Angels Wear White

While it isn’t a perfect film, Angels Wear White is a bleak, meditative examination of girlhood and power.

Directed by Vivian Qu (Trap Street), Angels Wear White opens on a sleepy motel in a seaside resort village where a teenage maid, Mia (Vicky Chen), has been asked to cover reception for her party-girl co-worker.  During Mia’s shift, a man checks into the hotel with two under-age girls and Mia becomes the central witness to a horrible crime that no one can prove took place.  The film shifts smoothly between Mia’s story and the perspective of one of the young girls, Wen, as the Chinese police and Wen’s lawyer attempt to piece together the truth.

The setting of the film becomes a clever metaphor for female adolescence.  The seaside town where Mia works hasn’t yet entered the busy season.  The beaches are largely empty, besides the bridal parties set up along the shoreline for wedding photoshoots in their extravagant gowns.  In one particularly moving scene, Wen and her friend play in an abandoned waterpark.  They run underneath the dirty, dry waterslides – the brightly coloured funnels and tubes an obvious metaphor for their own childhoods: decaying, forgotten, neglected.

Though the plot unravels slowly, the intimacy of the cinematography is deeply engrossing.  Qu has a careful eye for shots that play with the emotional connection between the audience and the characters on screen.  The moments of violence in the film, and there are many, are never gratuitous or exploitative.  These acts take place just out of sight, behind closed doors and in darkened bushes.  So often, violence against women in film is featured in excruciating detail.  Qu’s approach is a refreshing one, rather than show her characters as victims, Qu opts to show them as human beings whose physical and emotional pain speaks to their experiences far more profoundly than showing those experiences on screen.  The audience understands who these girls are and what has happened to them not by their screams in the moment of attack or by their blood, but from the way they hold their bodies the morning after.  The mistrust that they wear on their skin in the ordinary moments of their daily lives.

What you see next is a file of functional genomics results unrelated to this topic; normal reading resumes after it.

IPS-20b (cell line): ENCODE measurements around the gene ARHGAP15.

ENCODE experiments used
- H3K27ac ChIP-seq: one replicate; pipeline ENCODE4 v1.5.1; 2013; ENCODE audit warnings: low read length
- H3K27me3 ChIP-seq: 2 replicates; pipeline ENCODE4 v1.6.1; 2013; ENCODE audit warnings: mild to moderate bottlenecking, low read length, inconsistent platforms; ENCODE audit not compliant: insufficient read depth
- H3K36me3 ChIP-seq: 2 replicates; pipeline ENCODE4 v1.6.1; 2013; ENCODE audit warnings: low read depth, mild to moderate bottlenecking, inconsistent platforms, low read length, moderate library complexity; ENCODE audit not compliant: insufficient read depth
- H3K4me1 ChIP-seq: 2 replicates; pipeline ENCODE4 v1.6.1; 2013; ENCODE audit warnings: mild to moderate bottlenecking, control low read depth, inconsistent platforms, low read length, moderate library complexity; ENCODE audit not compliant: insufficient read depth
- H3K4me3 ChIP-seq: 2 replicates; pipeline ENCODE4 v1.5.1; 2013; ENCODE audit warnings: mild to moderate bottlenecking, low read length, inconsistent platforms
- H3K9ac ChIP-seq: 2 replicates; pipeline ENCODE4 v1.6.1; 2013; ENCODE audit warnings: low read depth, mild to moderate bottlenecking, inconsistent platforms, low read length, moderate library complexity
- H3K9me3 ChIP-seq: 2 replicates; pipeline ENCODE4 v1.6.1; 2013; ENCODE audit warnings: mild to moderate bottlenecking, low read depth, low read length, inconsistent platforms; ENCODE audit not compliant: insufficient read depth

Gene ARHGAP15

The experience of growing up female is one of my favorite subjects in art and one that is often difficult to get right on film.  Ultimately, Angels Wear White is a deeply affective film that successfully merges story and symbolism in order to paint a moving portrait of girlhood that transcends cultural boundaries.


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